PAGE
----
Fully 90 percent of the Supra’s development was done on public roads—hence the plethora of spy photos. It’s also the reason the car really shined on the hills outside of Madrid. Since we were again required to have a handler in the car with us, a second chase car, a GT86, was piloted solo by the second journalist until our scheduled driver swaps. After the mixed results on the track, I wasn’t ready for how well the very same cars felt on the road. That long brake pedal I experienced on the track wasn’t as big a concern in the real world. There was still mild understeer and a need to dial in a bunch of steering for tighter corners, but even at double the posted speed limits, the corners were confidently within the Supra’s ability. What’s more is that as good as the GT86 inherently is, it didn’t have a chance against the Supra. At one point, I was sandwiched between two 86s: a skilled driver ahead and a less skilled driver in tow. I could see the driver in front driving the tires off of his car, and I was just waiting, looking for a place to pass. It wasn’t just a horsepower advantage, either. The Supra had what felt like double the grip and half the body roll. I didn’t pass because if I had, I’d lose my swap partner following us.
The next revelation was how utterly quiet the Supra was on the highway. With nearly zero wind noise and barely registered tire noise, the only surfaces that upset it were exceptionally open or coarse pavement. Also, the dampers in Normal mode wiped away almost every surface irregularity. The difference between Normal and Sport modes is palpable, as it should be. This is an excellent road car.
Shrouded From View
I wish I could tell you how the interior looks, but it remained covered the entire day in black felt with flaps for critical switches. Toyota popped the rear hatch only briefly, but I saw that the largely flat cargo area connects to the rest of the cabin by an open pass-through a la Corvette, which makes the quiet ride even more remarkable. The seats were leather and well bolstered. The Supra has the same steering wheel as the Z4, and the buttons and switches I did see were the exact same as those in the Z4—all of them. What is different is the instrument panel, which isn’t standard-issue analog BMW. It’s more of a digital affair. We’re told that despite using the same iDrive-based infotainment system and display as the Z4, the graphics will be unique to the Supra. Along with the EPS fine tuning, we were told this HMI is one of the last things Toyota is still sorting out.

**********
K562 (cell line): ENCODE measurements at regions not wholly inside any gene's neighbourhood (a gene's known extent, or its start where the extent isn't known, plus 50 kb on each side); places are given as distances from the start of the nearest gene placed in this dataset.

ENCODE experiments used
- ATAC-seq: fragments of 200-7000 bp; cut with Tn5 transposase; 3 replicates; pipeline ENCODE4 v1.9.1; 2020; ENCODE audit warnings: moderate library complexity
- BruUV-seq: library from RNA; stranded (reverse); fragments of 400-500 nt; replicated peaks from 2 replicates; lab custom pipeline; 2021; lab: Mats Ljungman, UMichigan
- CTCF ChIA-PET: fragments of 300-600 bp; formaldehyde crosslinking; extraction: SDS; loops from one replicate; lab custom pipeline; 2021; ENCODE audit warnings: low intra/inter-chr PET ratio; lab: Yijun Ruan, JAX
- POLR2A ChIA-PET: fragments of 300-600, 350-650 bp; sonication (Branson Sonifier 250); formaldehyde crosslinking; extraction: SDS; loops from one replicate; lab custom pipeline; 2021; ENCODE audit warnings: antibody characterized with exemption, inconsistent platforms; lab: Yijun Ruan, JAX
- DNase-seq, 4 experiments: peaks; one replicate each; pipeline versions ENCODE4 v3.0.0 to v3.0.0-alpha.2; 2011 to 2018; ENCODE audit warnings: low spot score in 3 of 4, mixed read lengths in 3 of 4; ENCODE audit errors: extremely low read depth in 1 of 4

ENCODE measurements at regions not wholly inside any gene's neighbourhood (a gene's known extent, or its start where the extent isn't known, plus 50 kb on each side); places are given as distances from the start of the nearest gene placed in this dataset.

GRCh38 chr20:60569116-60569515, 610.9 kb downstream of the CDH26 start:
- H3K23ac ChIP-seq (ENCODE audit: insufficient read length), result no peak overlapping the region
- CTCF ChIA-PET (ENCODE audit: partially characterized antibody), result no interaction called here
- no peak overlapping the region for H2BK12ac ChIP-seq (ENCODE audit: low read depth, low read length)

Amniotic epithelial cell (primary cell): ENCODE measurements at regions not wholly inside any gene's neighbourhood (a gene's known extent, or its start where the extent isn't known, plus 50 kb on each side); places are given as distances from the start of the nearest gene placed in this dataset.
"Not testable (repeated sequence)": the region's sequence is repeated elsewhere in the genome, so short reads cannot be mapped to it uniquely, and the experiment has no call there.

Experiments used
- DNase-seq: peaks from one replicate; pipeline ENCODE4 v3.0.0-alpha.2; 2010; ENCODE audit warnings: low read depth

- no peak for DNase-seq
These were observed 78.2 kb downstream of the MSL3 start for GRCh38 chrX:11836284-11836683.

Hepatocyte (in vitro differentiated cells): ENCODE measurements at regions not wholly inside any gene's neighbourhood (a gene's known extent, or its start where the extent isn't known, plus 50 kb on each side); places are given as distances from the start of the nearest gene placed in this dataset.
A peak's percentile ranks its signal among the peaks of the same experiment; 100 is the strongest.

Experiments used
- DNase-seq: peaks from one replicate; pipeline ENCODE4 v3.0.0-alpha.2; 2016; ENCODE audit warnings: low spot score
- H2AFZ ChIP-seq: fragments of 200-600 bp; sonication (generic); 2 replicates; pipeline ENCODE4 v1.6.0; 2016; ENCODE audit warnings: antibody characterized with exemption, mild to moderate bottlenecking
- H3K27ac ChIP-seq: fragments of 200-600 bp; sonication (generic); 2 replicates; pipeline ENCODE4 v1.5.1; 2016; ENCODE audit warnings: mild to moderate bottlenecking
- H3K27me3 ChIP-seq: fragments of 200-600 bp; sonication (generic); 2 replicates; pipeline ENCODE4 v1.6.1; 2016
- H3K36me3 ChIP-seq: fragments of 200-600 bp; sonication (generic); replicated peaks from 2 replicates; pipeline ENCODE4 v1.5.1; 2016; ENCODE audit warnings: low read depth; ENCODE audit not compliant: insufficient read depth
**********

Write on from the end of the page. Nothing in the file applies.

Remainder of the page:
Even at this late stage in the car’s development, there’s still time to tune out the mid-corner understeer and brake pedal malady before the Supra goes on sale in mid-2019. Once Toyota address these slight conditions, the Supra will be ready to shame a Nissan 370Z and go toe to toe with a Porsche 718 Cayman, or heck, even the BMW Z4. Wouldn’t that be a great Head2Head for Jethro and Jonny? Whether or not the lack of power I felt, compared to the Z4, is negotiable with BMW remains a buzz-worthy rumor in the industry. Time will tell. With a ballpark price of about $60,000 USD, the Supra will be an aspirational sports car, and as such, it had better defend that territory with legitimate performance. Oh, I nearly forgot to mention that Toyota fully tested the Supra’s ability to do donuts and drifts during its development, ensuring what it calls “expected customer use.” But will it satisfy previous A80 owners who still yearn for a Japanese super GT/sports car? I chatted with one today, who works at sister publication Super Street. He owned two A80s in the past and modded one to crank out over 600 horsepower to run the quarter mile in the low 10s and nearly 130 mph (209 km/h) almost 20 years ago. Willie said he’d be tempted and could actually afford the new Supra, but he’s now a father and the lack of a back seat is a deal-breaker. (He also bet the week after the 2020 Toyota Supra goes on sale, there will be aftermarket exhaust kits and laptop tuning to up the engine’s potential.) Hoping to lure GT86 owners who want “MOAR” is probably wishful thinking, too. Kai-san said Toyota is exploring both larger and smaller engines (you can probably bet on a 2.0-liter turbo like the Z4 sDrive30i will have), so there will be room to shuffle a further-in-the-future Supra up or down the performance/cost ladder. As it sits now, the car has huge potential.
|2020 Toyota Supra|
|LAYOUT||Front-engine, RWD, 2-pass, 2-door coupe/hatch|
|ENGINE||3.0L/335-hp/369-lb-ft (est) turbo DOHC 24-valve I-6|
|CURB WEIGHT||3,300 lb (mfr est)|
|LxWxH||175.0 x 7.40 x 50.0 in (MT est)|
|0-60 MPH||4.5 sec (MT est)|
|EPA ECON||21/31/25 mpg (MT est)|